The Urge To Help

The Alice

When I read that Bob Duke and some of his drone buddies were trying to find the Alice, I had an almost overwhelming desire to help.  Not by sending my drone up over the beach.  (I don’t have a drone.)  No, my urge was one I have rather frequently – to go back in time and spend a day with one or two of my forebears.  In this case, it was my Aunt Medora who came to mind.  She was just ten years old when she wrote:

                        Friday, January 15, 1909 at half past eight
Dearest Mama,
            There was a ship come in last night at three o’clock.  The crew consists of 27 men.  They can’t speak English.  Bradford, Dorothy and I went to see the ship.
            The ship is about a mile from Ocean Park.  There was quite a number going from town.       We didn’t have any school after (12) twelve o’clock because we wanted to go see the ship.
                                                                        Your loving daughter, Medora Espy

If only I could spend that afternoon with Medora and the group “from town” in their walk down the beach to the Alice.  I wonder if such an excursion would help locate the remains of the ship in the here and now. Even if Medora’s report of “about a mile from Ocean Park” was accurate, how far out beyond the tideline would we have to look?  How much accretion has there been at that part of the beach since the jetties went in?  Probably the Army Corps guys have facts and figures about that.  Or maybe Kathleen Sayce who has been working on sand and dune related projects for years.

By Bob Duke

As I understand it, the hope is for the drones to locate the outline of the wrecked ship, or at least the outline of her cement cargo, from on high.  When the graceful French sailing ship Alice blew onto the beach on that early morning 109 years ago, her cargo of 2,200 tons of cement was immediately catalyzed into hard packets by the salt water.  Plans for her salvage were not even considered.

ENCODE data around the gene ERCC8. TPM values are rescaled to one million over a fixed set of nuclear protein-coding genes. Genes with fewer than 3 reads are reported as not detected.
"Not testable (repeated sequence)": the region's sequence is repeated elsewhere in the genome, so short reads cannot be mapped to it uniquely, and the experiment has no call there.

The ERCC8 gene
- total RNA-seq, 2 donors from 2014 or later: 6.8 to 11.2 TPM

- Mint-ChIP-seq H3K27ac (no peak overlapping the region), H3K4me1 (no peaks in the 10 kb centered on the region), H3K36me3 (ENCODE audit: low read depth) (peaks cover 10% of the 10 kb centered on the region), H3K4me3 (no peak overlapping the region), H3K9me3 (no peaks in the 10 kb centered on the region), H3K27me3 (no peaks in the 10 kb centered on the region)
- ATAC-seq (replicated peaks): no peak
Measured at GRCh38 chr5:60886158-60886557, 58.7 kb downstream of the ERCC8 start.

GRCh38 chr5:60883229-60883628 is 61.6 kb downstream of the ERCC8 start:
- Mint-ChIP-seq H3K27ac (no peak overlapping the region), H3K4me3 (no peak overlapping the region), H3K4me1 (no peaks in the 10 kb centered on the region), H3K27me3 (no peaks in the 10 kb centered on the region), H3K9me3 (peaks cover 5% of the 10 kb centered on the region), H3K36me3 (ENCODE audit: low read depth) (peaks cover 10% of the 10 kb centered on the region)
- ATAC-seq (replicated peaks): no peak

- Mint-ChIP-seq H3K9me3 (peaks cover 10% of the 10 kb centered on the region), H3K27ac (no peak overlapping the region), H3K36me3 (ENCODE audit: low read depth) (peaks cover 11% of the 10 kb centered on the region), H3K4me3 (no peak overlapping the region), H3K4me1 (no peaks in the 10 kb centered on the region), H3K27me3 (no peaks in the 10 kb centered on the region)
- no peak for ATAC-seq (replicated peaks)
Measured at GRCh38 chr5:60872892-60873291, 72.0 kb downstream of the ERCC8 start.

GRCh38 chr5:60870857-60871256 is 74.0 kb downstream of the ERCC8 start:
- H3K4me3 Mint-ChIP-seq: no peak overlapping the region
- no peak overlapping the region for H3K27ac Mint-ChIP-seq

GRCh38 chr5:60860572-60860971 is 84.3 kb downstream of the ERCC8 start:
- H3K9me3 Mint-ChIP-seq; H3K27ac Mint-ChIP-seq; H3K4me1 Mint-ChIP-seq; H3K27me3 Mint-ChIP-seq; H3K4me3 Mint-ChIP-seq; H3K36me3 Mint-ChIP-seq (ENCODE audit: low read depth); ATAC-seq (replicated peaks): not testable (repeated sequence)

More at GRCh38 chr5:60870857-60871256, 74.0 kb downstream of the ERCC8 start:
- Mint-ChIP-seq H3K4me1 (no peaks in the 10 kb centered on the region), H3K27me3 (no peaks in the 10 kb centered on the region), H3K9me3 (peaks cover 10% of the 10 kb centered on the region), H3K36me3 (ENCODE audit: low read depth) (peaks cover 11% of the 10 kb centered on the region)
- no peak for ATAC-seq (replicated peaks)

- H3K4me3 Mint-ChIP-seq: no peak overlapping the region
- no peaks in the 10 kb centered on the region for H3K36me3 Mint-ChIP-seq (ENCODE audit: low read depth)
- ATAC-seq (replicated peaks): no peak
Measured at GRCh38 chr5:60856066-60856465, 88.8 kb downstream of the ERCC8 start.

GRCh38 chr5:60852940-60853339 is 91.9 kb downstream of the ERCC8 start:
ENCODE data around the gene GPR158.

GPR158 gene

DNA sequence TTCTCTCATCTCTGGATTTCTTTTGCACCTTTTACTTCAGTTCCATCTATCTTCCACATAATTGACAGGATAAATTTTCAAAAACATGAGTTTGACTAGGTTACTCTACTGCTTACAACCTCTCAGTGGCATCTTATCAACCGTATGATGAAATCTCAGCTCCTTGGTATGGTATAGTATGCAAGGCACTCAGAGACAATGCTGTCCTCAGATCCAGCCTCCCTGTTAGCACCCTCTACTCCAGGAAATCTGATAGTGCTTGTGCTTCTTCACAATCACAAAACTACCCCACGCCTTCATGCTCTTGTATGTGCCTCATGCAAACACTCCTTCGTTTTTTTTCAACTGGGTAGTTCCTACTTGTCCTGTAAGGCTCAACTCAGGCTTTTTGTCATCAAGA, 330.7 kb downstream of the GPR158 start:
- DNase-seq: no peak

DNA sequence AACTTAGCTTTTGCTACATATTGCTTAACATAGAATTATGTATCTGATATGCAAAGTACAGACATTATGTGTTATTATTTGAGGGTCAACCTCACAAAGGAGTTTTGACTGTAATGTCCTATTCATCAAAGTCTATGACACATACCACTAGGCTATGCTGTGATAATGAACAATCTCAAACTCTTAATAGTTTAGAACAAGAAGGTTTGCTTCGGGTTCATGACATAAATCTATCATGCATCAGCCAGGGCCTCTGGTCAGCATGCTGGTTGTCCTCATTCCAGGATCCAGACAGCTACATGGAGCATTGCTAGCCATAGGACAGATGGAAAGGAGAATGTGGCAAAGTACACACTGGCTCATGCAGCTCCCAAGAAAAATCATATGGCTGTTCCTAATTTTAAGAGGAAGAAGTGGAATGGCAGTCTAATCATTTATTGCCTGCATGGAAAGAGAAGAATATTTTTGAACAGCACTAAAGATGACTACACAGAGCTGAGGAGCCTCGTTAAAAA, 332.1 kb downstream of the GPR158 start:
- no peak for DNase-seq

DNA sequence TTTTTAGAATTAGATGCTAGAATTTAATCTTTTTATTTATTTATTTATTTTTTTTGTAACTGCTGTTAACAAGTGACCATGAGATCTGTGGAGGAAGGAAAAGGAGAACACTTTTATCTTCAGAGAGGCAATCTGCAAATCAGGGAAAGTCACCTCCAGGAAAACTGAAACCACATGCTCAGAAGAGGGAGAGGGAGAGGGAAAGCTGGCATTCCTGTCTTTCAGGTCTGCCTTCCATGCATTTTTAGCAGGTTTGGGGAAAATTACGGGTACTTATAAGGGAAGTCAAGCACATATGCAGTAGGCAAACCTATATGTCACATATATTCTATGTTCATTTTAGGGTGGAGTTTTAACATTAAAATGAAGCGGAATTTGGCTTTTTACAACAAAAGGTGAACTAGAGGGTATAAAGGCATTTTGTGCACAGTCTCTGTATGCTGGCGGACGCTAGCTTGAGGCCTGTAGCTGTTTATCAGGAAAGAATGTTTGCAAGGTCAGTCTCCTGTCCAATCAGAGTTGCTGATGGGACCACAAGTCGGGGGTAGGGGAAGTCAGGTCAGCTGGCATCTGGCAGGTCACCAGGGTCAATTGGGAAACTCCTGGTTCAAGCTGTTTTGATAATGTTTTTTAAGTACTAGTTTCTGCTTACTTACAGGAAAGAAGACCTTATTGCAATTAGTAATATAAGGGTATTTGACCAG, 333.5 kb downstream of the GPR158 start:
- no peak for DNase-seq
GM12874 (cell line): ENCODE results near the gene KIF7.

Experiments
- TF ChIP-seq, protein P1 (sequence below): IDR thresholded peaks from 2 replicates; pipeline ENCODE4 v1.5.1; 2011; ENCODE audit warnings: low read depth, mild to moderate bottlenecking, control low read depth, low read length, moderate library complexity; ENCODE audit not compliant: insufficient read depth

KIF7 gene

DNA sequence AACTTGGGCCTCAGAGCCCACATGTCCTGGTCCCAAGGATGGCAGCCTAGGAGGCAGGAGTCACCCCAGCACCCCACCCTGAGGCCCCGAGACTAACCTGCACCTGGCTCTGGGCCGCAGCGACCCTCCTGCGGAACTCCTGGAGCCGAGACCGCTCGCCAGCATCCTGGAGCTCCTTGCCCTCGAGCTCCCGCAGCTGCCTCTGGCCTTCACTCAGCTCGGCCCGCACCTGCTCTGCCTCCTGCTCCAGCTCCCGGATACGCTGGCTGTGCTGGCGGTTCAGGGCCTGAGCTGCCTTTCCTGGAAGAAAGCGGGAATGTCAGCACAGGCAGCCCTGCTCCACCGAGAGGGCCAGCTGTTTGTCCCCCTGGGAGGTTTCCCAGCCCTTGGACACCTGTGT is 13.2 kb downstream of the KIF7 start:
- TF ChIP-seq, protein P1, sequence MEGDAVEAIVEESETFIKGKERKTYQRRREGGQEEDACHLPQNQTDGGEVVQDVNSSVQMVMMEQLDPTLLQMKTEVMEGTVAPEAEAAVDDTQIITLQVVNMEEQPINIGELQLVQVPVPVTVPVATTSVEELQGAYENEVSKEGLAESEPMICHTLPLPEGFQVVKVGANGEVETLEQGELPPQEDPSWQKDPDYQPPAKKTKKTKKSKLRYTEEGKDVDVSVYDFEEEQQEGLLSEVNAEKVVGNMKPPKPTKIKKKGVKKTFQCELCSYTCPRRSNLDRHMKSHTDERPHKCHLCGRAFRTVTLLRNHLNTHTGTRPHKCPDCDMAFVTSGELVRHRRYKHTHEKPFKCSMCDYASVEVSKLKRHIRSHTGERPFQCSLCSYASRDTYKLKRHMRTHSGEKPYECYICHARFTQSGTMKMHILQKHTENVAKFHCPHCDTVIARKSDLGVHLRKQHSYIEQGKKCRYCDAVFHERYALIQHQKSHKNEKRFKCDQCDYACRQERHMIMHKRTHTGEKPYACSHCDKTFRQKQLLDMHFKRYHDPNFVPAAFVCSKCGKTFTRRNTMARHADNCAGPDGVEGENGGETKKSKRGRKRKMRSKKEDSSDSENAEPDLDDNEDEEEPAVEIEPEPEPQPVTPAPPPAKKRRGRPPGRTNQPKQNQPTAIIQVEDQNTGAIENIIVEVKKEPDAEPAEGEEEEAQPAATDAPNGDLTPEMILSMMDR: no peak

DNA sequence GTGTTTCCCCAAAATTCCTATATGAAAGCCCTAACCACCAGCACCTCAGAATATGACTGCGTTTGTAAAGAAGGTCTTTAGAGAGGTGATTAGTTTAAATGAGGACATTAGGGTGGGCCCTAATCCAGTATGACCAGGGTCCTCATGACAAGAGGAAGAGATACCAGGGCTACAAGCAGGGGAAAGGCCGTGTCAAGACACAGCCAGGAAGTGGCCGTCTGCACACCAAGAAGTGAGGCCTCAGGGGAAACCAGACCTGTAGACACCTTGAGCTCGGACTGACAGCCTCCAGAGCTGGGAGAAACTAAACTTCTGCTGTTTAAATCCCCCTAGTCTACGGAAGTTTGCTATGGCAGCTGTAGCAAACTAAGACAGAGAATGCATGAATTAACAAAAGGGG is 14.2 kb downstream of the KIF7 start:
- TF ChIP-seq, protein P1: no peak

The ship had left London six months previously with about two-thirds of a full load of pulverized cement in barrels.  She was bound for the Columbia River but when she came in sight of her destination, the tugboat necessary to a safe entry of the river could not approach because of the heavy winds.  For six days it was “in and off and hove to” according to Able-Bodied Seaman DeReugemond.

When the ship finally blew into shore, it was the howling of young Willie Taylor’s dog, Solano, that raised the alarm. Ironically, the dog, itself, had been a shipwreck-victim two years earlier when the Solano, a four-masted schooner ran aground four miles to the north.  And, hence, the dog’s name.

Crew of the Alice at the Taylor Hotel, 1909

The dog’s master quickly spread the word and the North Beach Life Saving Crew hitched the horses, placed the surfboat on the beach cart, and took off for the scene of the wreck.  Reaching the ship was difficult; soft sand and adverse weather made the horses balky.  Fortunately, all hands reached shore safely using their own lifeboat.

One of the cherished memories of the late Beulah Slingerland Wickberg (1893–1995), at the time a teenager, was of playing the piano at the Taylor Hotel for the Alice’s French sailors to accompany their singing.  “After all,” she would recall, “music is a universal language.”

One Response to “The Urge To Help”

  1. betsy says:

    Medora’s letters are such an amazing resource! We are working on a Shipwreck exhibition for the Columbia Pacific Heritage Museum next Fall and would love to include her memories and those of others. Thank you for sharing them.

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